Somewhere between 1960 and 1962, Cuba was cut off several luxuries Americans take for granted. It is the only country in the world that has been frozen out by the United States for over 50 years. Cubans have a tremendous cultural, economic and social heritage that Americans know very little about. No doubt, as trade sanctions continue to be removed, though there is no guarantee they will, the “Island Nation” will begin to change. Now is the time to see Cuba, its people and heritage, as they have been “behind the iron curtain” for more than 50 years. There is no other opportunity in the world for Americans to see a country like this and it is only 90 miles off the Florida coast!
Cuba will never be the same.
Before crowds of people visit and tourist shops open, wander through Old Havana, a Unesco World Heritage site touting pretty buildings atop bricked streets. Stroll along the waterfront facing ancient castles, and chat with locals along the way.
Cuba is a cultural extravaganza.
Check out Trinidad, another UNESCO heritage site, where time paused in the mid-1800s. Trinidad’s culture deeply tangles in el campo (the countryside), with a soulful African touch due to 11,000 West Africans who were imported as slaves during Cuba’s sugar revolution. The trace of Africa enlivens the site with sultry African courtship dances, intensely stimulated by percussion based beats. Besides African dances, Cubans flow to the salsa all day – be sure to pick up some moves before you head home! On the other hand, the countryside culture brings handsomely groomed trotting horses along the streets. Take a ride on one to see various historic highlights… the Cantero Sugar Palace from 1830 coated with pearls, lace, crystal and marble… the bell tower (Museo Nacional de la Lucha Contra Bondidas) and plenty of Spanish colonial mansions, plazas and churches. With the white sand Caribbean beaches a bike ride away and the Escambray Mountains a mere 18 kilometers from Trinidad, you’ll effortlessly absorb plenty of rich Cuban culture.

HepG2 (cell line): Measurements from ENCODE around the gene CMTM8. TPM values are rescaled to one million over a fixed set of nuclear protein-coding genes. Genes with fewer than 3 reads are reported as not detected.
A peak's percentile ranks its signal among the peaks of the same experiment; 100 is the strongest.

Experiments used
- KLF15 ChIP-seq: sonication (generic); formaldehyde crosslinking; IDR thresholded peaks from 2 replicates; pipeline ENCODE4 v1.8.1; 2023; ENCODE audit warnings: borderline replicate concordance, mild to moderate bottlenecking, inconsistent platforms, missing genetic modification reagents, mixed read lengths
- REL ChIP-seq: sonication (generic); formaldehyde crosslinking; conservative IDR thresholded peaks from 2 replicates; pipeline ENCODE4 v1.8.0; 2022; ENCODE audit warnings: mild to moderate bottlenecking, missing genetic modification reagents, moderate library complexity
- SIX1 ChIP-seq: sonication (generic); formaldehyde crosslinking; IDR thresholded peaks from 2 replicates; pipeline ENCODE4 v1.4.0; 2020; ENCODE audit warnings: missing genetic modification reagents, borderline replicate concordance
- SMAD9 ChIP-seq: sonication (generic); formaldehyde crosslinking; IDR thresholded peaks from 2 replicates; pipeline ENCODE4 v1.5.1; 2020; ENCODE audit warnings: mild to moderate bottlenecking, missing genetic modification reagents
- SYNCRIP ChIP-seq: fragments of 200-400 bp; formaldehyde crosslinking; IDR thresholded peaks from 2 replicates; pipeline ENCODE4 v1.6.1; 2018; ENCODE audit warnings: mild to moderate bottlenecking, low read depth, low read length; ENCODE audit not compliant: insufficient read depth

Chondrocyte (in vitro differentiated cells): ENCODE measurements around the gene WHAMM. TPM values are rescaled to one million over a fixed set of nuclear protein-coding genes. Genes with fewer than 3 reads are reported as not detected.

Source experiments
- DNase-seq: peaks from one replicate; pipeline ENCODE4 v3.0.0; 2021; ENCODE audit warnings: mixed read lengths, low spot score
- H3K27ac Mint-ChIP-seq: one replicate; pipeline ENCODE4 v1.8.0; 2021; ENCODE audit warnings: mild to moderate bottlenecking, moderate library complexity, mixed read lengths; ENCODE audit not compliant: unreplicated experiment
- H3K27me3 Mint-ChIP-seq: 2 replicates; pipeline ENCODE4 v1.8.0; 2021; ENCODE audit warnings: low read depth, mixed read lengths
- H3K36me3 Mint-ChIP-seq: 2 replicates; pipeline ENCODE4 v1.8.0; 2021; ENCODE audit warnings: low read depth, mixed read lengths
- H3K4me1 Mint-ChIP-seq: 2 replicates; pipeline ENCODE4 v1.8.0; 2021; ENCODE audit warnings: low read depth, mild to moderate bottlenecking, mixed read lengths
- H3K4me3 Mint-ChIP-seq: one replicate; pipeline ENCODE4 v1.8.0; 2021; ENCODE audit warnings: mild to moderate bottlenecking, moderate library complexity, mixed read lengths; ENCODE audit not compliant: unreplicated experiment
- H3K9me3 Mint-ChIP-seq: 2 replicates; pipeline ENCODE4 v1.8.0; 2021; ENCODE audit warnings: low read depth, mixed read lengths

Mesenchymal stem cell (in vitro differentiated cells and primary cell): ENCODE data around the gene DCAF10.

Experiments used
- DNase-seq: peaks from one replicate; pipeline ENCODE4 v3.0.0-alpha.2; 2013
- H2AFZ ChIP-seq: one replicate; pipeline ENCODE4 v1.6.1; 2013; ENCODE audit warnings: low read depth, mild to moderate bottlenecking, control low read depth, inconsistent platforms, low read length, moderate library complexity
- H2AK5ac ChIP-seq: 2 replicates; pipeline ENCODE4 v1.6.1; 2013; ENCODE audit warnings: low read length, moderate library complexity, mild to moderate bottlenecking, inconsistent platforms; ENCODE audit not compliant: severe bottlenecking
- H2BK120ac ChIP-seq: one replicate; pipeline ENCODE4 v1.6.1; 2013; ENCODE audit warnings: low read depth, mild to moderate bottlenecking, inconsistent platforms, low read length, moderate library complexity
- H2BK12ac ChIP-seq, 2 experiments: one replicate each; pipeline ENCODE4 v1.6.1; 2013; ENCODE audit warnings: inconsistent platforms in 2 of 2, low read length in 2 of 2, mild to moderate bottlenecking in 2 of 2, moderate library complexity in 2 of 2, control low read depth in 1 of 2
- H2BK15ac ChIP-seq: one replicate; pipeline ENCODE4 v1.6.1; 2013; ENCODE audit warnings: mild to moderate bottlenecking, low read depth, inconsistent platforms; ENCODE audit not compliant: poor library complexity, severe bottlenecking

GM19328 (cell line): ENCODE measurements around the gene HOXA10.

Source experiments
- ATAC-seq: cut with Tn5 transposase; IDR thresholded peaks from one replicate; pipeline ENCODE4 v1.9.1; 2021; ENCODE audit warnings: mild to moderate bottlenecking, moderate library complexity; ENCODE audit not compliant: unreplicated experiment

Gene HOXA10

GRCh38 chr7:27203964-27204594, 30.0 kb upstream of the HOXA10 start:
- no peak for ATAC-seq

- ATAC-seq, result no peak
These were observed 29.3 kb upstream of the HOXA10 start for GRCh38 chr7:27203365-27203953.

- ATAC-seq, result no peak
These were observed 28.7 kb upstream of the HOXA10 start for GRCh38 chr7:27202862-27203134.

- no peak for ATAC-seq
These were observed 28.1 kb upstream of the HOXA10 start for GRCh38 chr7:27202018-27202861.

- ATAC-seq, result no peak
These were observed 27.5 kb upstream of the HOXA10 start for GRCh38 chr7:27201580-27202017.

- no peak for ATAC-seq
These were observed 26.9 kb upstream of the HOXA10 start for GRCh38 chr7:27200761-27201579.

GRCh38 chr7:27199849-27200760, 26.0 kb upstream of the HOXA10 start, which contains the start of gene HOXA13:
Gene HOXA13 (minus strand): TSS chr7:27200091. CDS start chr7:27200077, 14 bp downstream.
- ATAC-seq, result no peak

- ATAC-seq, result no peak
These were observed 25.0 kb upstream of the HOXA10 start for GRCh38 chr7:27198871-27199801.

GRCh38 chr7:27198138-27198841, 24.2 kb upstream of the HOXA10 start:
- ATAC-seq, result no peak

Cuba is a food destination like no other.
Sip mojitos around the world, but enjoying this minty drink in Cuba can’t be compared; the beverage was invented there. Pair a mojito with typical spicy food for a taste bud riot, but save room for cucurucho (fruity ice cream in a cone), nuts, famous coconut and honey on palm bark, and an ambrosia of juicy, organic fruit. Partake in a lovely meal at a private home while you can.
Cuba is a cigar smoker’s paradise.
“You always want what you can’t have,” certainly depicts the glory of puffing on a distinctly tasting Cuban cigar. Since the economic embargo in 1962, Cuban cigars have been difficult to obtain. Enjoy a Cuban cigar BEFORE they are exported to America; it won’t ever feel as special.
Cuba is old car heaven.
It’s a known fact: Cuba is loaded with classic, colorful muscle cars from the 1940s to the 1960s. Since 1962, American cars and their parts were forbidden to be exported to Cuba. Then, Fidel Castro banned Cubans from buying their own cars – they could only receive cars from the government, who never had enough money to buy cars from Europe or Asia. Vintage cars drive along the roads, forever stuck in the old-car era to appease any historic car lover’s fancy!
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